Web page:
Emily Badger is a former staff writer at CityLab. Her work has previously appeared in Pacific Standard, GOOD, The Christian Science Monitor, and The New York Times. She lives in the Washington, D.C. area.
This is what a subway map looks like when you remove every stop that isn't wheelchair accessible.
The most accessible public transit systems – accessible to many people, to many neighborhoods, to many jobs – are not necessarily accessible to riders with disabilities. The word means something very different in these two contexts, whether we're talking about public transportation that serves a large number of people, or public transportation that does a good job of serving the specific needs of some of them.
Those goals, of course, aren't mutually exclusive. But often a vast gap exists between them, as you can see in the three GIFs below created by Patrick Stotz, Achim Tack and Julia Griehl. They took open-licensed maps of the subway networks in New York City, London, and Hamburg – originally created by Lars Hänisch, Jake Berman, and Matthew Edwards – and removed from the picture the names of those stops that agencies don't identify as being wheelchair accessible.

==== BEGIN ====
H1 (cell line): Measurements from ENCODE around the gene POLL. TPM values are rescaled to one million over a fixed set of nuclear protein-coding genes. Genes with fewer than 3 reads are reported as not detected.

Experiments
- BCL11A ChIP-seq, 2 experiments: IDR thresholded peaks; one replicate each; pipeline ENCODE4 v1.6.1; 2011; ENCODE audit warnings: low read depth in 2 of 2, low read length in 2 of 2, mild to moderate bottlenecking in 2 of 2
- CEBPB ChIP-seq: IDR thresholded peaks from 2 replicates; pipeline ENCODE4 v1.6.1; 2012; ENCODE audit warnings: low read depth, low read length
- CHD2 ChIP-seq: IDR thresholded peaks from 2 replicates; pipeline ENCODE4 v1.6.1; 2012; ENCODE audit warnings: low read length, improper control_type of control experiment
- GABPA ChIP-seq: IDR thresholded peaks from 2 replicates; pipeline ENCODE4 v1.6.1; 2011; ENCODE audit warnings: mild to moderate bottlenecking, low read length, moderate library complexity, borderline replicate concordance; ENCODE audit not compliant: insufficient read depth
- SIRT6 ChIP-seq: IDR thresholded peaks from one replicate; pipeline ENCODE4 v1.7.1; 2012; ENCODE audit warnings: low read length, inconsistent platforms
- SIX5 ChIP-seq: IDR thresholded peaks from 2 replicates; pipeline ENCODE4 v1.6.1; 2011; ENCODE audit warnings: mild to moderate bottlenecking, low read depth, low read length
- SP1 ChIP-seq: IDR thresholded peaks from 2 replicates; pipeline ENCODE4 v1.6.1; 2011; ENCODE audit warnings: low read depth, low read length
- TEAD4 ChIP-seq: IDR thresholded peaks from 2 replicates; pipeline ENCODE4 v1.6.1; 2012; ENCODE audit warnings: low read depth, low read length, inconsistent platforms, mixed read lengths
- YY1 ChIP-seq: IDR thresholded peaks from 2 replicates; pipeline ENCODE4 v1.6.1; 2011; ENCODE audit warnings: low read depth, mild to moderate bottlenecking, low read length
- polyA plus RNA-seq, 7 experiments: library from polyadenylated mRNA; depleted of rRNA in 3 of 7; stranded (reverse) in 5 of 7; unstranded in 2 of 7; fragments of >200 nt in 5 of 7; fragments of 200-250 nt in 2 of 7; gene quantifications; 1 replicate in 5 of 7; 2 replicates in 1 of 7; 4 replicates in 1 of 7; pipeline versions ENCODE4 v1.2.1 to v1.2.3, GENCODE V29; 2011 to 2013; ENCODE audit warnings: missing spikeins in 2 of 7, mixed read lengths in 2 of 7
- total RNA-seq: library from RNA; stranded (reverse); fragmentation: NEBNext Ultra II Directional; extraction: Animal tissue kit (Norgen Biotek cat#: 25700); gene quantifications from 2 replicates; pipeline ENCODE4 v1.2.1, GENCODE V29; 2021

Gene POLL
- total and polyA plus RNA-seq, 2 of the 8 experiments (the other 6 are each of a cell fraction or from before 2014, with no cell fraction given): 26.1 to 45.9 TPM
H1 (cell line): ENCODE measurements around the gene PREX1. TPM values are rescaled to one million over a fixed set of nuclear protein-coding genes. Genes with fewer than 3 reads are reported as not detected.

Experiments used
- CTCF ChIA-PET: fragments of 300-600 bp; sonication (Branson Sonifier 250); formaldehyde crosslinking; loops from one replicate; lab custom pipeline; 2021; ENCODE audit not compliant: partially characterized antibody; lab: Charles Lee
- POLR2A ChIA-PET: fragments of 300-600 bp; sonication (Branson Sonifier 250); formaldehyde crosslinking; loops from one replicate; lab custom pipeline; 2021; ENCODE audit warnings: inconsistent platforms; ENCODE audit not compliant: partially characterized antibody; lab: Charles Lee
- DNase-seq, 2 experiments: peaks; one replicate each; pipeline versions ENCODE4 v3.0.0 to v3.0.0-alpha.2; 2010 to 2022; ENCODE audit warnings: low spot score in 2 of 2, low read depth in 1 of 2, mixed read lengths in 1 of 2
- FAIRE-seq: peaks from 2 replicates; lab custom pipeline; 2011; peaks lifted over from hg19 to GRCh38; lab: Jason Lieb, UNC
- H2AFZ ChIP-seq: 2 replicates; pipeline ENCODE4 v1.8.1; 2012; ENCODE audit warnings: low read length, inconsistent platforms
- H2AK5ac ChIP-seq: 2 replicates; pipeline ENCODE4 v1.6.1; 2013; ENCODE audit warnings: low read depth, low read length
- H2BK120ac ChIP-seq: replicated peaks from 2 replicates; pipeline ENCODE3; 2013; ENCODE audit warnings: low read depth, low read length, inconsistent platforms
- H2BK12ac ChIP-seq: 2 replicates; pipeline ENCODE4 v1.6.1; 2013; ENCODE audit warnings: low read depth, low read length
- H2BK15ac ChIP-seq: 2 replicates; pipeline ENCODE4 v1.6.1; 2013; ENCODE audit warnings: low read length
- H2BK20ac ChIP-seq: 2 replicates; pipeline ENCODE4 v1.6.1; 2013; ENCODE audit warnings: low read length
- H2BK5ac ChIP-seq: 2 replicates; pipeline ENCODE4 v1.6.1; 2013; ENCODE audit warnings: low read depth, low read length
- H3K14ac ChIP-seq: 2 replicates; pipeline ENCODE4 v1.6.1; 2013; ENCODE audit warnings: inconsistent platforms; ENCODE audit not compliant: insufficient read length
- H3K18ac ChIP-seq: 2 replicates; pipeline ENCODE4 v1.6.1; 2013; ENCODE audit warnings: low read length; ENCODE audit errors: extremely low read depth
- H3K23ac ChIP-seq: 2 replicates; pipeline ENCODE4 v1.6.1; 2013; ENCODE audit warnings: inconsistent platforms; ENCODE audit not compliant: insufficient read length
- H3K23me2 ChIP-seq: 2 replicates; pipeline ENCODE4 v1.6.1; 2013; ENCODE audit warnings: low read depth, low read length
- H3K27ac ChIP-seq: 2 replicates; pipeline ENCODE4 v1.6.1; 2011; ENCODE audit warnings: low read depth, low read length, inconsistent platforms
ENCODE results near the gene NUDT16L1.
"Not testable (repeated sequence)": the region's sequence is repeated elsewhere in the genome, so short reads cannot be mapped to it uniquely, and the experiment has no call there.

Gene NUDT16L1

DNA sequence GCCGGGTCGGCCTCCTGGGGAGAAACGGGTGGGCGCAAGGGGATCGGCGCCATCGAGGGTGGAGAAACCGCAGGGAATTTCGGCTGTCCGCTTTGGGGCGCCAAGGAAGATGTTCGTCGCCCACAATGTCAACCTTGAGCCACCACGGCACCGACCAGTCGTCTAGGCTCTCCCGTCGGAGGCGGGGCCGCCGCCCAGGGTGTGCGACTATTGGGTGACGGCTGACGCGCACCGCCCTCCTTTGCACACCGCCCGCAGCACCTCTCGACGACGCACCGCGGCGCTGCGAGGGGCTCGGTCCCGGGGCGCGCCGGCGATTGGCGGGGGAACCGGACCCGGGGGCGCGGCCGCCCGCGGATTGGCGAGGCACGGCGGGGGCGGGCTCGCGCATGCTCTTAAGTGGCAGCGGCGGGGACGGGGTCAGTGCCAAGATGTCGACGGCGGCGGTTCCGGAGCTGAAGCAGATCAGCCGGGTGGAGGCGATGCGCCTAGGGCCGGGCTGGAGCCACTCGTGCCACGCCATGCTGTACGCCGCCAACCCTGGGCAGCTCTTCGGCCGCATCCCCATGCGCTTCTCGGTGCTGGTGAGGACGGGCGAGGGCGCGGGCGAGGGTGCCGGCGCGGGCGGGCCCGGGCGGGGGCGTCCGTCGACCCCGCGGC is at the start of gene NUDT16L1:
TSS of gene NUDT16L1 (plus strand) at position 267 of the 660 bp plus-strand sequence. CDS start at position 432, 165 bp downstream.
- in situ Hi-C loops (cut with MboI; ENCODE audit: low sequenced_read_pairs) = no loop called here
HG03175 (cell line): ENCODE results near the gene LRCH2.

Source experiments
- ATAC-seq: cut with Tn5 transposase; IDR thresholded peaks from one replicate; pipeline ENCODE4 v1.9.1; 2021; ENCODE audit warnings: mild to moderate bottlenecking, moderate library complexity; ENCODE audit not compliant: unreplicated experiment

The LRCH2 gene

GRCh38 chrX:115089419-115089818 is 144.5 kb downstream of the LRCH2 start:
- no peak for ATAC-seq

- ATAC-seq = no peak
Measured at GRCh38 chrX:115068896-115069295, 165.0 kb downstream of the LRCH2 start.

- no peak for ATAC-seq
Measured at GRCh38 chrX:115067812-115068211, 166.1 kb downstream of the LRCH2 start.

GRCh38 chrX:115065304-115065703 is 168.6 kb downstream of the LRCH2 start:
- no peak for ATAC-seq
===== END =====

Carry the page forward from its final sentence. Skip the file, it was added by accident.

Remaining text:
Viewed this way, these three extensive transit systems suddenly look sparse. "From time to time," the creators explain at Mappable.info, "it's useful and necessary to remind 'the public' about the limitations of 'public transport'."
Here is part of the subway system in New York (click here for a much larger version with a slide scale):
Similar maps could probably be drawn of most subway systems. And, unfortunately, the older systems that are often the most extensive may now also be the hardest to retrofit.
If you don't have any problems getting around yourself (right now), these maps should matter to you anyway for the same reasons often cited in universal design: because one day you may be on crutches, or pushing a stroller, or escorting your elderly parent around town. And, of course, the population is rapidly aging.